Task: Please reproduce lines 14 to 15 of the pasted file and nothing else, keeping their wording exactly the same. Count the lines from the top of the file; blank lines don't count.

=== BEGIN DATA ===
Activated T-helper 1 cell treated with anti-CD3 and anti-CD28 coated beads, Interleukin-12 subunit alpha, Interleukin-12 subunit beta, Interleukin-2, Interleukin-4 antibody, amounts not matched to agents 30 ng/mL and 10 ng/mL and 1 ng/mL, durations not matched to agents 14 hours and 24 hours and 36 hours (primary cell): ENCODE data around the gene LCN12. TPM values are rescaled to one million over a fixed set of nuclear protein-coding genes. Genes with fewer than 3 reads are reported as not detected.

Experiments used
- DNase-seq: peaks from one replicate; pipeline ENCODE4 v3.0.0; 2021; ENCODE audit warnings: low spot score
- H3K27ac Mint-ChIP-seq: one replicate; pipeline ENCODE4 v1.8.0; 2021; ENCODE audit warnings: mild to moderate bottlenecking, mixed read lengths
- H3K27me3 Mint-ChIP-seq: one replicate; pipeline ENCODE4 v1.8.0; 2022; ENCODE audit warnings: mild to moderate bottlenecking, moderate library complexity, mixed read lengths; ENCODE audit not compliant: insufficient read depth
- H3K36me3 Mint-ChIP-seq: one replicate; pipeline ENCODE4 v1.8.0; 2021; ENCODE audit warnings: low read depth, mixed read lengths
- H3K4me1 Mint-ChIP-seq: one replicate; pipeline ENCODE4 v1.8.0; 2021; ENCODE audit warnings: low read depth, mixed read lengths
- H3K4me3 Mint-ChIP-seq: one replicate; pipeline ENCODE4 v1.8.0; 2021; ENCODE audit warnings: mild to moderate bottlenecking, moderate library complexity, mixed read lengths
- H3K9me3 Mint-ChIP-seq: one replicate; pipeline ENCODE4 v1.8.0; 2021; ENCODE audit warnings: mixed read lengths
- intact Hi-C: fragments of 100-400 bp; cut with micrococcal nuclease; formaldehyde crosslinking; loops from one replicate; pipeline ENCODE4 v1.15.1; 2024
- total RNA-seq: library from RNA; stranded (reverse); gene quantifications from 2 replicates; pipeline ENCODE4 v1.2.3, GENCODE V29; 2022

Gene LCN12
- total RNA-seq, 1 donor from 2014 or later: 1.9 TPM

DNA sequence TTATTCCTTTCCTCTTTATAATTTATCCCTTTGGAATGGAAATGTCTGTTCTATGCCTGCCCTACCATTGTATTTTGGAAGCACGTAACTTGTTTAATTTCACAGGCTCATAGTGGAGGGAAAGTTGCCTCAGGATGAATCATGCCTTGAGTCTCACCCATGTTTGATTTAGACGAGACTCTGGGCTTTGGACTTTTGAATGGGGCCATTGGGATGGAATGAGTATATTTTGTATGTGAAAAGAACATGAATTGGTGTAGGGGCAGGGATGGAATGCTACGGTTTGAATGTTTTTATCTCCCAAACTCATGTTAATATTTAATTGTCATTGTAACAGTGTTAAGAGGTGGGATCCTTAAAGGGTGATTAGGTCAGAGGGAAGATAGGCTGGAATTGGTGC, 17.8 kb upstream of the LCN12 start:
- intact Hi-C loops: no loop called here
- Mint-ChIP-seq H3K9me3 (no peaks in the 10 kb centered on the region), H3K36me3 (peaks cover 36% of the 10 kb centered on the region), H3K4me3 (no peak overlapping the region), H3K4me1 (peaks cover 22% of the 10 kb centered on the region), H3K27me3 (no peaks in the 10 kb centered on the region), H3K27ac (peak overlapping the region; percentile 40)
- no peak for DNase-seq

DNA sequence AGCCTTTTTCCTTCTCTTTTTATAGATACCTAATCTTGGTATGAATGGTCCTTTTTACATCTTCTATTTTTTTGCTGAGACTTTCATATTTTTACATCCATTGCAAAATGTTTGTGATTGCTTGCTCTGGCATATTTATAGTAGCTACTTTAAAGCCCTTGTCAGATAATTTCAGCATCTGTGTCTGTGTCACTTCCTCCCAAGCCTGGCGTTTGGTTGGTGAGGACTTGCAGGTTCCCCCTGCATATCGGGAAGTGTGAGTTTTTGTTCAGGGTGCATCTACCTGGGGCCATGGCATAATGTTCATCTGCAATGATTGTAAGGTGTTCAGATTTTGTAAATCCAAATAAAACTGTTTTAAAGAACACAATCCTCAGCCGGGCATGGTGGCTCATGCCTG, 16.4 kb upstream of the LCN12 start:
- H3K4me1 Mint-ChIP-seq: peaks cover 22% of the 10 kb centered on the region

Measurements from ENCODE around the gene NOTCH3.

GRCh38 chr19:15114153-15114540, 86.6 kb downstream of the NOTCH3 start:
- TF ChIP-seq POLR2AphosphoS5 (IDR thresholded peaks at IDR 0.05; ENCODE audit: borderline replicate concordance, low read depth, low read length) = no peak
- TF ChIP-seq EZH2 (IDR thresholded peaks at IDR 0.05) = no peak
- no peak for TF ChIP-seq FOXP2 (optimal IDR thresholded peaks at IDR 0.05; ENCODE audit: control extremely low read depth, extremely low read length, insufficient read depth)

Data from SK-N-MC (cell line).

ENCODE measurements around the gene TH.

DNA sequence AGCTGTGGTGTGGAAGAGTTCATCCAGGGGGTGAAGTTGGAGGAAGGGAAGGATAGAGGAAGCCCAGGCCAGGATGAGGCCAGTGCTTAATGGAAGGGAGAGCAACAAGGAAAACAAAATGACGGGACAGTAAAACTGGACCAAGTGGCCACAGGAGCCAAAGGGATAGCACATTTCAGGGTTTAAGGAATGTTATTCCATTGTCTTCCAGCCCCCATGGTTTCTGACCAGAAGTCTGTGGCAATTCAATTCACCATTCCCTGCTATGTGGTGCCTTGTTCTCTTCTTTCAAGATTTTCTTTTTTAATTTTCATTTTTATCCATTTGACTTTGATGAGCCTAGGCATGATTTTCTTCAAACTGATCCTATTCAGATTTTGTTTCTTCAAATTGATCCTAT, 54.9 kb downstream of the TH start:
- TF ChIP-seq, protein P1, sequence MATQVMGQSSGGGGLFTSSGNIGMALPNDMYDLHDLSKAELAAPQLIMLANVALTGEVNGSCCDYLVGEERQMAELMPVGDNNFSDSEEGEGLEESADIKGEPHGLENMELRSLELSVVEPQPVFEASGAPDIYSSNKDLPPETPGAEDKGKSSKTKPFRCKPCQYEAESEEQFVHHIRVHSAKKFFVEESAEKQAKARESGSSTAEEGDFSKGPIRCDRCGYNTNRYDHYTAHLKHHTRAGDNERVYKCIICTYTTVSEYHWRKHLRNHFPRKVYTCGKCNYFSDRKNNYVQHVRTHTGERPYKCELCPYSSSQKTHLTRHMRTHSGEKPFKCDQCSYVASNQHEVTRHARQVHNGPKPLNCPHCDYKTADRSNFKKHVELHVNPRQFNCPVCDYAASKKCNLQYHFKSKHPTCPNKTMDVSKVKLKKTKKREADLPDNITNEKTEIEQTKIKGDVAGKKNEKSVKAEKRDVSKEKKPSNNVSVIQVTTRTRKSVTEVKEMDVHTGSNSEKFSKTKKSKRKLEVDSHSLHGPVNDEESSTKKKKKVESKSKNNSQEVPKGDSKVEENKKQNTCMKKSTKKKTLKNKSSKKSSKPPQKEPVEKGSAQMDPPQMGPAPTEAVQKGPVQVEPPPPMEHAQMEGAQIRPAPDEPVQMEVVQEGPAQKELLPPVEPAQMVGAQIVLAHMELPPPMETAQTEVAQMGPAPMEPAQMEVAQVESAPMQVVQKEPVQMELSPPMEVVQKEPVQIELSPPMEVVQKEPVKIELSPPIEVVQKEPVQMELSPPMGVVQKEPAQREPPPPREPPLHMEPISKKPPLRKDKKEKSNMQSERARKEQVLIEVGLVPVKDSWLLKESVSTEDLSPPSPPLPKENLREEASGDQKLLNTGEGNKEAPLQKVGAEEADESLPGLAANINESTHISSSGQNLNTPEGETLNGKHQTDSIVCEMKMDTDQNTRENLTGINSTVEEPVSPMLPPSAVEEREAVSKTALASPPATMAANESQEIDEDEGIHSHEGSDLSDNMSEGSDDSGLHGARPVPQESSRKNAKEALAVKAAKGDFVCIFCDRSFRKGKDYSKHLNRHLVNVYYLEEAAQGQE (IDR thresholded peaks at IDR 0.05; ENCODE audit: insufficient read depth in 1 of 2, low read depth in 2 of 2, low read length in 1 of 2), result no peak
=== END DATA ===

DNA sequence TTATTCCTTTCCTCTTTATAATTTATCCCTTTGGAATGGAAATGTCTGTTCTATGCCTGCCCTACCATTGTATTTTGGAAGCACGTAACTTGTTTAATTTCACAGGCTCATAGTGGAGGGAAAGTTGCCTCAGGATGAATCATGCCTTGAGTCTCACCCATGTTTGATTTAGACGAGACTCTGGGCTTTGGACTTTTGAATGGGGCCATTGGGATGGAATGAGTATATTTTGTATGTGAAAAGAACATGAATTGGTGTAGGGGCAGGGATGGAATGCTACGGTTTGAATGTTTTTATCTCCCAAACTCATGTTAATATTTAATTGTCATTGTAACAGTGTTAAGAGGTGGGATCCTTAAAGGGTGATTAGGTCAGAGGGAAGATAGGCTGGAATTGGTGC, 17.8 kb upstream of the LCN12 start:
- intact Hi-C loops: no loop called here